Every economist worth his salt assumes that consumer confidence and consumer spending are hitting multi-decade lows in Japan, the EU, and the US. There has been some hope that the disease had not spread to emerging markets, especially India and China. They could still be good candidates to buy American goods.
Oddly, the central bank of China dropped interest rates yesterday for the fifth time in three months. The rapidity of the cuts seems odd for a country that is supposed to be "recession proof", but the action might just be prophylactic, a move to build a safe foundation. Or the Chinese government might know more than it is letting on.
New research shows the average man in developing countries may be no better off than his brother in the Old World. According to Reuters, a new poll from Ipsos Global Public Affairs shows that "the financial crisis is shattering global confidence, with three quarters of households cutting spending and consumers in emerging countries feeling especially squeezed." Russia, China, and India were including in a report that covered 22 nations.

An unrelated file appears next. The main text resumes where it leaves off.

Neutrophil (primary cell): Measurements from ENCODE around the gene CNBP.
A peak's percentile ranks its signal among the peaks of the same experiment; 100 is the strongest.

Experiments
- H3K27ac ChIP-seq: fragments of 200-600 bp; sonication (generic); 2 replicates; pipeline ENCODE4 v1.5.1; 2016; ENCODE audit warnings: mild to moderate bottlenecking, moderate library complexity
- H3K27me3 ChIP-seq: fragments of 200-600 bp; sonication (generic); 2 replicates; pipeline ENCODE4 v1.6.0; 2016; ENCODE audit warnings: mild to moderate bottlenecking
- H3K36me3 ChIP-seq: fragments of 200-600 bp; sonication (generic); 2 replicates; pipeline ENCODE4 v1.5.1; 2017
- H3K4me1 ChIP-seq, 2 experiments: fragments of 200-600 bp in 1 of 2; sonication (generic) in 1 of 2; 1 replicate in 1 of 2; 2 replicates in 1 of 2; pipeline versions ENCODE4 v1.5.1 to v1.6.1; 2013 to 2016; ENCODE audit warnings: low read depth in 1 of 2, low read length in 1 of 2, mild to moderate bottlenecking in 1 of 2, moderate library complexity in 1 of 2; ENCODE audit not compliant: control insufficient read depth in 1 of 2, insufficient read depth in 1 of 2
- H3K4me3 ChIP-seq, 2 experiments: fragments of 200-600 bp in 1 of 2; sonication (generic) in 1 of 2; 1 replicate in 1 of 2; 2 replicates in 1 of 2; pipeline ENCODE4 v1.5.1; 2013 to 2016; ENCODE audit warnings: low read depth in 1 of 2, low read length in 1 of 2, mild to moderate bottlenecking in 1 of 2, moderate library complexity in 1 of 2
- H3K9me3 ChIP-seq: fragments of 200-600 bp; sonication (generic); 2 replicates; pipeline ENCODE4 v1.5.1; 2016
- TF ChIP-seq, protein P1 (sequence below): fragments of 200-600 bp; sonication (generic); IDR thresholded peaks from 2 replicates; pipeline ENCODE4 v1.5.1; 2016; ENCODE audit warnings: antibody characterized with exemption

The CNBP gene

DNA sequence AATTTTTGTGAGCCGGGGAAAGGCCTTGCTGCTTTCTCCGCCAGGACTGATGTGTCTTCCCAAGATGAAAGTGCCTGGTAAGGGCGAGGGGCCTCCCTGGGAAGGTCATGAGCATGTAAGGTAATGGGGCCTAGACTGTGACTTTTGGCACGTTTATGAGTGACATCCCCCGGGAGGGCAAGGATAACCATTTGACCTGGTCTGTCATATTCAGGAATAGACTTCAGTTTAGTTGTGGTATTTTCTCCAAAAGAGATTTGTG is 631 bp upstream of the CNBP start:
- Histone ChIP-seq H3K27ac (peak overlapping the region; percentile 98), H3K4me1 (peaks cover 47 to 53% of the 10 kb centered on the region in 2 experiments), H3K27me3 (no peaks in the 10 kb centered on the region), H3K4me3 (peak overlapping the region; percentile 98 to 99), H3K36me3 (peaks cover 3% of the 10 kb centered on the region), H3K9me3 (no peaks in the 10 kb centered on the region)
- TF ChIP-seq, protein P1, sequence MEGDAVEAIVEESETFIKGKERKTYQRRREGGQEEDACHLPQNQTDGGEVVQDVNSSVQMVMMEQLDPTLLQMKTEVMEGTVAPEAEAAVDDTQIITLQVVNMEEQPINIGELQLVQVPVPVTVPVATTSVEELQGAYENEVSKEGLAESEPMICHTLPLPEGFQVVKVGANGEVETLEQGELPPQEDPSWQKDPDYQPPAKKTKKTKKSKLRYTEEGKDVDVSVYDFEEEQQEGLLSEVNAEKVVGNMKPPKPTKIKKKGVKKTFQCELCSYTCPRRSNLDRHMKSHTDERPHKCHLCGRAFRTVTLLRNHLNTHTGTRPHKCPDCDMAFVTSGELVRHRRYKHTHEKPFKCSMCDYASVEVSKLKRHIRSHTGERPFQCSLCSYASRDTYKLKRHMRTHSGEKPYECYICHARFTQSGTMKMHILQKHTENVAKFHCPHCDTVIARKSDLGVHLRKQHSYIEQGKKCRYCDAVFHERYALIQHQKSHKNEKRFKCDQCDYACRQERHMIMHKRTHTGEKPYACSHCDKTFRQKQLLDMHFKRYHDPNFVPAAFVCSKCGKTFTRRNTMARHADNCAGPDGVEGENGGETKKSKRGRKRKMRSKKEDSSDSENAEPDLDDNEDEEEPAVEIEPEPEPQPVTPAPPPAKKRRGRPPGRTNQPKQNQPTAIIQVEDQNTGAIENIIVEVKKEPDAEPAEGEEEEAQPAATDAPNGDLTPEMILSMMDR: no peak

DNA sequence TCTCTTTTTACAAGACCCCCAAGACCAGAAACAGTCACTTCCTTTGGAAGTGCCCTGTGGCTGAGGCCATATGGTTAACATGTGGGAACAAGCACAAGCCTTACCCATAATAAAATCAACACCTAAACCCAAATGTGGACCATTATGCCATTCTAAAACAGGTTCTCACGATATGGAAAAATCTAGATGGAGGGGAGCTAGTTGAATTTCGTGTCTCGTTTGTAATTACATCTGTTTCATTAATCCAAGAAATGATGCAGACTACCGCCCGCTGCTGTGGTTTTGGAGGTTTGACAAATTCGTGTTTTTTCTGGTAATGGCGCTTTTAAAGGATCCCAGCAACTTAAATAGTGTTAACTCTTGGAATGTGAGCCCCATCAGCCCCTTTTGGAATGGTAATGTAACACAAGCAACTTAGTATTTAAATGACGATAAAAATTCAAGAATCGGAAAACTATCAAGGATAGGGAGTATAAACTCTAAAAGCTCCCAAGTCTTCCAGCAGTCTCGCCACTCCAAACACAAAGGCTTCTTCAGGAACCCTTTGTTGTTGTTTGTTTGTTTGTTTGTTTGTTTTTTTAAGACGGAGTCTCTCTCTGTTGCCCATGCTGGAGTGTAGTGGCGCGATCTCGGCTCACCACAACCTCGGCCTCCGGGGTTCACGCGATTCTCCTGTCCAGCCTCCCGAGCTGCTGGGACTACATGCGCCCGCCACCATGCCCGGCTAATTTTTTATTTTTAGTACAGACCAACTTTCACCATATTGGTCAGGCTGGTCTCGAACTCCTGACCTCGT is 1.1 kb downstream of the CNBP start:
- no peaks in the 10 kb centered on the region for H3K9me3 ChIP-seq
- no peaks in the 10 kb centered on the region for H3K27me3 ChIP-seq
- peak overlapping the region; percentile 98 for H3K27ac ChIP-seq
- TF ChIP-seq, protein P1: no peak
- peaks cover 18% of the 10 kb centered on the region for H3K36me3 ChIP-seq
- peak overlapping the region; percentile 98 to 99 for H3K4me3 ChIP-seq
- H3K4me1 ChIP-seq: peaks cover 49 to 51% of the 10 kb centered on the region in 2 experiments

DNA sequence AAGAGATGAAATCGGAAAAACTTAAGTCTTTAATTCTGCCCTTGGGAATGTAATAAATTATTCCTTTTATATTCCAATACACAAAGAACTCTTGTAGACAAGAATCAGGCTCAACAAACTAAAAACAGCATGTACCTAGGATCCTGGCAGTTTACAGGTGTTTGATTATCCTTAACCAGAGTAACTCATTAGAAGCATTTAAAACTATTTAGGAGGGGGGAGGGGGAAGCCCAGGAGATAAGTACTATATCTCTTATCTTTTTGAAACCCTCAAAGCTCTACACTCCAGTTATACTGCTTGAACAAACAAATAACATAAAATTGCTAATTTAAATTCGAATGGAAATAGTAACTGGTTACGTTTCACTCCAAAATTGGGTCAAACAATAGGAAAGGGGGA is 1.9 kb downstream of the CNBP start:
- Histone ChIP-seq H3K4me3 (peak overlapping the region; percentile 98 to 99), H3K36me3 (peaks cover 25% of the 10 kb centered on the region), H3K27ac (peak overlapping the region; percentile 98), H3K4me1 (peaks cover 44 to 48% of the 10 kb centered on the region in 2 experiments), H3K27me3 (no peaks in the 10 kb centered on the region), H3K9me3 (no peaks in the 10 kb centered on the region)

The news puts a pin in the theory that China and India are largely immune from large economic downturns. Their economies might slow, but growing GDP should keep employment and the standards of living moving up. This means they will remain good candidates for imports from countries including the US. American manufacturers can still count on some help from emerging countries as consumer purchases here plunge.
If the poll results are even close to accurate it means that the vicious cycle of a deep global recession is already at hand. Consumers in established and emerging nations are no longer buyers of their own goods or those from abroad. That means a sharp drop in spending which will wash over business and cause large corporate losses is already under way as is a ballooning of job losses.
Douglas A. McIntyre